Wednesday, September 28, 2011


            My cold is much better, thank you. Or—in the interest of clarity—I should say “My cold is much diminished, thank you. I feel better.”

            Today Tim and I gave a talk to the Winding River Garden Club entitled “Falling for Bulbs.” As usual, we had a grand time. The WRGC always pulls a great crowd. Plus they coaxed me out of the house for the first time and into the first non-rainy day since we got home from Chicago.

Clear as mud, right? I mean, today I left the house for the first time in a week; and, today was the first dry day in a week. Better?

Because of the effort required to overcome the cumulative force of 144 hours of inertia on a fundamentally lazy personality, and because I spent most of Monday and all of Tuesday pulling together a script and over a hundred pictures for our Power-Point presentation, I’m temporarily written out. So today’s post is a Field Note I penned for my friend Sally a few weeks ago. Under the circumstances, it’s the best I can do.

(kos-stee-LETS-kye-uh ver-GIN-ih-kah)

            The main problem facing plant collectors with small gardens is lack of space for rambunctious perennials. In my own little yard, muscular Joe Pye weeds (Eupatorium maculatum, E. purpureum) had to go after a few seasons, as did their companion, Helianthus angustifolius. Canna lily hybrids merrily multiplied, eating up one whole bed before they got the axe (literally). Mountain blue-star (Amsonia tabernaemontana) threatened a beloved Baptisia minor: I moved the Amsonia five years ago, and it’s been in a puny sulk ever since.

            One herbaceous big boy weathered this parade of comings and goings, secure in the knowledge I could never bear to banish it. Native to salt marshes from southern New York to Florida and as far west as Texas, Kosteletzkya virginica goes by several common names: Virginia mallow, swamp mallow, seashore mallow, marsh mallow, fen rose. A member of the Malvaceae (mallow) clan, its clear pink blooms resemble two-inch-wide hibiscus flowers, complete with prominent yellow stamens topped by dainty pink pistil crowns. The four-to-five-foot high subshrub has large, mid-green, spear-shaped leaves and a three-to-four-foot spread. A stately presence in the garden, Kosteletzkya’s coarse texture offers the eye a place to rest amid the fussy foliage of lesser perennials.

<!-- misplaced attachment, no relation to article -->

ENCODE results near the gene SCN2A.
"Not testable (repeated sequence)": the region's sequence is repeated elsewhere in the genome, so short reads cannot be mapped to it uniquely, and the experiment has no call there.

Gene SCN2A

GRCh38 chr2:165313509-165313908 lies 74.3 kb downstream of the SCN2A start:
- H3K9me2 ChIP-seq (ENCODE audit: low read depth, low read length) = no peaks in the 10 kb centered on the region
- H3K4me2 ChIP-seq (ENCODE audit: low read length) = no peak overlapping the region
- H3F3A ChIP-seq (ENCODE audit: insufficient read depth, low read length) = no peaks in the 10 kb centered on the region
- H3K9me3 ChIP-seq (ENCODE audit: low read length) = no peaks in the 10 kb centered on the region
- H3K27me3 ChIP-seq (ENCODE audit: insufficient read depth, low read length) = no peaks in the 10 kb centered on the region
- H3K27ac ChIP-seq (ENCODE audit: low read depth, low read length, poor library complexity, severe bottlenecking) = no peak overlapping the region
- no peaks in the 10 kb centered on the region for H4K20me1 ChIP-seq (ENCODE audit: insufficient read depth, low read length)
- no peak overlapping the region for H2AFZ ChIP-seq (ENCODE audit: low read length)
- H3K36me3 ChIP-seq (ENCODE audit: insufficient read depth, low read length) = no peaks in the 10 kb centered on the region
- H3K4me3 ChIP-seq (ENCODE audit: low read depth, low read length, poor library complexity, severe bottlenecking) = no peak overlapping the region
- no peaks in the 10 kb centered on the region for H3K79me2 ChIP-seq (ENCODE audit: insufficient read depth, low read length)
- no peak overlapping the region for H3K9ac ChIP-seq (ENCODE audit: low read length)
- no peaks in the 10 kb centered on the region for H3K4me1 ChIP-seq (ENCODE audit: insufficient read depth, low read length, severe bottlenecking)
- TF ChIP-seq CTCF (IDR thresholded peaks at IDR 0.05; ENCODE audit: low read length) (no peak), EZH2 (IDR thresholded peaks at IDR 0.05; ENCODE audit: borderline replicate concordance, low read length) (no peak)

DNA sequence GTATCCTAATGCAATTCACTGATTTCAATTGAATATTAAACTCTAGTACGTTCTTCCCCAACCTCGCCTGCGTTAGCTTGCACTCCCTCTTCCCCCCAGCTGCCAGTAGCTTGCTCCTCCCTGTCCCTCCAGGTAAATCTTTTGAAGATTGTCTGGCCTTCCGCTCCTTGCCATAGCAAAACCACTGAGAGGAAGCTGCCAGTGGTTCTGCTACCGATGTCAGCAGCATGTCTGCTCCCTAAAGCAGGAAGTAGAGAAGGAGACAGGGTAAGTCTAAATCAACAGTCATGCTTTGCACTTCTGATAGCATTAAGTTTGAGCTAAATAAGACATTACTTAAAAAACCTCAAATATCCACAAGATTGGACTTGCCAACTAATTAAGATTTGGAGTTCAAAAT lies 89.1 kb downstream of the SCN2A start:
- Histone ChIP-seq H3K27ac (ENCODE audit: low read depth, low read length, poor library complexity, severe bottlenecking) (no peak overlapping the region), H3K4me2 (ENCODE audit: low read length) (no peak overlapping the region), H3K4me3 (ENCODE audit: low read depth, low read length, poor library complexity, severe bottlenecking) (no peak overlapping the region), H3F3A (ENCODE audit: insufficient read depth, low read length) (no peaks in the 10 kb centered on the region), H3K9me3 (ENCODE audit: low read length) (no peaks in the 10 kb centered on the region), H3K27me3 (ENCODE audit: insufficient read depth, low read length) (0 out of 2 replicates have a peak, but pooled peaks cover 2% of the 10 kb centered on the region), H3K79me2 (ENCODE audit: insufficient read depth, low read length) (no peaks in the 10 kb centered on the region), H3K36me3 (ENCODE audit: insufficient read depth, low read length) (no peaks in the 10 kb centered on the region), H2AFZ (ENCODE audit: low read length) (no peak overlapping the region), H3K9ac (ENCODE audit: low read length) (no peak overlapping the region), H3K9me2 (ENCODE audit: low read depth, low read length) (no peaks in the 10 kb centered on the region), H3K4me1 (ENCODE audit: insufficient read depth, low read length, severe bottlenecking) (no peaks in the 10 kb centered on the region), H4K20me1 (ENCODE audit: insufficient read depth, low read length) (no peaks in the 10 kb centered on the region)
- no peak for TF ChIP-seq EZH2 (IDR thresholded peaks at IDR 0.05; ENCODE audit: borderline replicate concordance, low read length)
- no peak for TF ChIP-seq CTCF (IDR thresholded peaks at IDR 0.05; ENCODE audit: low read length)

My herbaceous seashore mallow,
 full-size and blooming big in August
   My specimen came in a two-inch pot from Woodlanders Nursery out of Aiken, SC, back in the late 1990s, when they still offered a hard-copy catalog. It’s been a fixture in our garden ever since, surviving in situ numerous plant shufflings, bed reconfigurations, and purges. It endures with good grace an occasional root-whacking to keep it in bounds. Kosteletzkya doesn’t require cosseting: once established, it grows without much in the way of supplemental water or food. It tolerates wet feet (swamp mallow, marsh mallow, fen rose) and salt air (seashore mallow), but also does fine in my sandy soil amended with compost every other year or so. Although late to emerge in spring, once it’s up, it attains full size by July. That’s when the flowers start appearing, becoming prolific as nighttime temperatures begin to moderate in late August. Blooming continues into November most years here in southeastern North Carolina.

Closer, oh Kosteletzkya, to thee
            Maintenance is a dream: just cut down—or break off—the hollow woody stalks in late winter. Pest problems are negligible, and I’ve never seen foliage or flowers marred by disease.

Kosteletzkya increases by suckering, which suggests one method of propagation. In my yard, the seed also germinates readily enough in pots of soil inadvertently left around: I imagine a purposeful sowing by someone who actually knows what he’s doing would work as well.

The only problem with Kosteletzkya virginica is its scarcity in the trade. I know from experience it does as well in pot—even accidentally—as it does in the ground. Not picky about soils, this easy-to-get-along-with plant is easy to propagate, salt tolerant, low maintenance, and virtually pest-free. With a native range encompassing nearly the entire East and Gulf Coasts, its selling points include a long bloom season, a self-cleaning nature and a pleasing habit. Is there something nurserymen know about Kosteletzkya that I don’t?

BOTANICAL NAME:  Kosteletzkya virginica

COMMON NAMES:  Virginia mallow, swamp mallow, seashore mallow, marsh mallow, fen rose




CLASSIFICATION:  Herbaceous subshrub

LANDSCAPE USE:  Specimen, perennial gardens, mixed shrubberies

ORNAMENTAL CHARACTERISTICS:  Prolific 2” clear pink, hibiscus-like flowers July to November; pleasing coarse-textured habit; ease of culture and maintenance


Okay, that’s it for me. Thanks for understanding. And thanks for dropping by.


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